As BlackBerry Passport made its official debut on Wednesday, the device that enables mobile professionals to Work Wide generated a huge reaction among the digirati: tech journalists and bloggers, analysts and other influencers. Besides dominating the front page of tech news aggregator Techmeme, it also was a top Twitter trend in the United States and Canada.
So, what are people saying?
Analysts Praise Keyboard, Productivity Potential
CNBC tech reporter Jon Fortt liked many aspects of the device, starting with the oversized screen.
“BlackBerry’s explanation for the design makes sense: The display shows 60 characters of text at a readable size and shows enough depth in a document to get context, making it the best I’ve seen for reviewing and annotating documents,” he wrote. Fortt also thought that Android apps “ran smoothly” on the BlackBerry and that its size was a non-issue.//
“Skeptics of the shape will question how it fits in a pocket, but it slips in about as easily as its namesake, the universally pocketable passport,” Fortt said. “It will be a snug fit in skinny jeans, but this phone won’t bend in there—unlike the iPhone 6 Plus.”
In a piece for Computerworld magazine, reporter Matt Hamblen quoted several analysts, including Rob Enderle of Enderle Group, Maribel Lopez, an analyst at Lopez Research, and Jack Gold, an analyst at J. Gold Associates.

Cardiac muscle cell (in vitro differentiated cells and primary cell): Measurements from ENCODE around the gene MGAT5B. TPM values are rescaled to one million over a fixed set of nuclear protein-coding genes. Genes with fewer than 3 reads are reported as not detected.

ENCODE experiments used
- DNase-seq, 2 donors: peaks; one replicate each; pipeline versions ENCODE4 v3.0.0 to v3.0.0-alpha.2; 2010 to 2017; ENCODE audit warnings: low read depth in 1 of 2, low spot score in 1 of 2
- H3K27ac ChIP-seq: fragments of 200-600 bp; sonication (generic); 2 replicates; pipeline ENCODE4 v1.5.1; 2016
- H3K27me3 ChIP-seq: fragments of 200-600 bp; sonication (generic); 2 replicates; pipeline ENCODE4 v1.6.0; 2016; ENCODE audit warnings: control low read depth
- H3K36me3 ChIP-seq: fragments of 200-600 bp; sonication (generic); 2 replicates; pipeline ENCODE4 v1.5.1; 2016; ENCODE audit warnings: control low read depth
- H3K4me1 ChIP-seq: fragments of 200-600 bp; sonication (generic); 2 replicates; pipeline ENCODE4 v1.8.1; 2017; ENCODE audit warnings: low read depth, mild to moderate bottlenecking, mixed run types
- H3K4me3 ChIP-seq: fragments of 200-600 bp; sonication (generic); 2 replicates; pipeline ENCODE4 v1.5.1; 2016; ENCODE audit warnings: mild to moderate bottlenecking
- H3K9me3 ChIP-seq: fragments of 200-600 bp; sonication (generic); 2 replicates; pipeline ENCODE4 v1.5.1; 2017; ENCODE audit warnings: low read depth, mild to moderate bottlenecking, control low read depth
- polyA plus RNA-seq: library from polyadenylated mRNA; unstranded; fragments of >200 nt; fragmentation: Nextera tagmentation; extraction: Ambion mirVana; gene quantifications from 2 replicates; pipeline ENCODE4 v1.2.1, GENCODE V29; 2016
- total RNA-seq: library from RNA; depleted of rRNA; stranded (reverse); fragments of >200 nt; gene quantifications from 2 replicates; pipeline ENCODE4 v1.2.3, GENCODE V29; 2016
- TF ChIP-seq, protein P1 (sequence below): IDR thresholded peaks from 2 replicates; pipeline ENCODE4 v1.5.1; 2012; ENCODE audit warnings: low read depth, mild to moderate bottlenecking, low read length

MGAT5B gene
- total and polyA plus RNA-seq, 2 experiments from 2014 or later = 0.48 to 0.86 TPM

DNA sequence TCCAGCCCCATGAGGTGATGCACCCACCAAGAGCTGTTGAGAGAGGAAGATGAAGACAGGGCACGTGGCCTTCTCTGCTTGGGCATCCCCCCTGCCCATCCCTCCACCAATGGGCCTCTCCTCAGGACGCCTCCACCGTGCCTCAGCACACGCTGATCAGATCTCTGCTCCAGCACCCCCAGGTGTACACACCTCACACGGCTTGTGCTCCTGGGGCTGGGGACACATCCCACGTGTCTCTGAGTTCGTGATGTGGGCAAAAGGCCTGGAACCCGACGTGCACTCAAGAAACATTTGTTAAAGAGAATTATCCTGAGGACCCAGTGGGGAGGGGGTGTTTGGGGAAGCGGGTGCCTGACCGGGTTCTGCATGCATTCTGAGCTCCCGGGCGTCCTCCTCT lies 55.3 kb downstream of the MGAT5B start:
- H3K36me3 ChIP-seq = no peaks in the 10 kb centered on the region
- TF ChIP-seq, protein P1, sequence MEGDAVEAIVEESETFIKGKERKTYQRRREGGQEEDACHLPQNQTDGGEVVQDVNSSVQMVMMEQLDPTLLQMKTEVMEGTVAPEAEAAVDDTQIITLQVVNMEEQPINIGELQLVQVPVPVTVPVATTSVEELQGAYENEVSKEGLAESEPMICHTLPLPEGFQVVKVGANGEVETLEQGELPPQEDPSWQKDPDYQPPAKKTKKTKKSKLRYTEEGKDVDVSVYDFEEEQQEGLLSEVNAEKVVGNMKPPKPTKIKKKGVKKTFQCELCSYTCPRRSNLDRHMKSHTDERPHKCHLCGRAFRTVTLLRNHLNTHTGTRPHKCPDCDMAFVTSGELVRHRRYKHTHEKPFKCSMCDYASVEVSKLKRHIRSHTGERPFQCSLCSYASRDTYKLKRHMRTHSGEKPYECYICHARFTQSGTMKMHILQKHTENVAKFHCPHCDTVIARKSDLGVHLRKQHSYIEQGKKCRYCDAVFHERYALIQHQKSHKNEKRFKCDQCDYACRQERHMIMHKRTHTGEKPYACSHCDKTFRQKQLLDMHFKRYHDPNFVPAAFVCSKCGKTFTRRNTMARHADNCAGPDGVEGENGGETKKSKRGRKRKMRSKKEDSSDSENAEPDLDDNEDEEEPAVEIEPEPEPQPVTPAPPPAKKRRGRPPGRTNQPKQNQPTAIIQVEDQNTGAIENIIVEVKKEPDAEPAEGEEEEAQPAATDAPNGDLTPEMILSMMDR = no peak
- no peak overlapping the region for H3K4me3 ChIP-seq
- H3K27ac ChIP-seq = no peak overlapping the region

Rob Enderle lauded the keyboard. “The advantage of a physical keyboard is that you can blind type, which means you can keep your eyes where they are supposed to be and with quick glances can still get that email or text sent out . . . The Passport will be a great tool for those that are still wedded to a keyboard and want a more cutting-edge phone.”
“QWERTY keyboards are highly underrated,” echoed Maribel Lopez. “While they seem old school, they’re very useful. Millennials might like the device because it could be perceived as retro cool.”
Meanwhile, Jack Gold recognized the appeal for business professionals, saying, “Passport is aimed squarely at enterprise users . . . Its unique form factor is optimized for document creation and editing, so BlackBerry is targeting really heavy Office-type users and its core messaging users. Passport . . . could give BlackBerry a boost in its enterprise installed base.”
Jack Gold separately noted that some commentators criticizing the BlackBerry Passport didn’t understand its intended business professional audience:
Principal Analyst at Reticle Research, Ross Rubin, likes the BlackBerry Passport’s “horsepower”: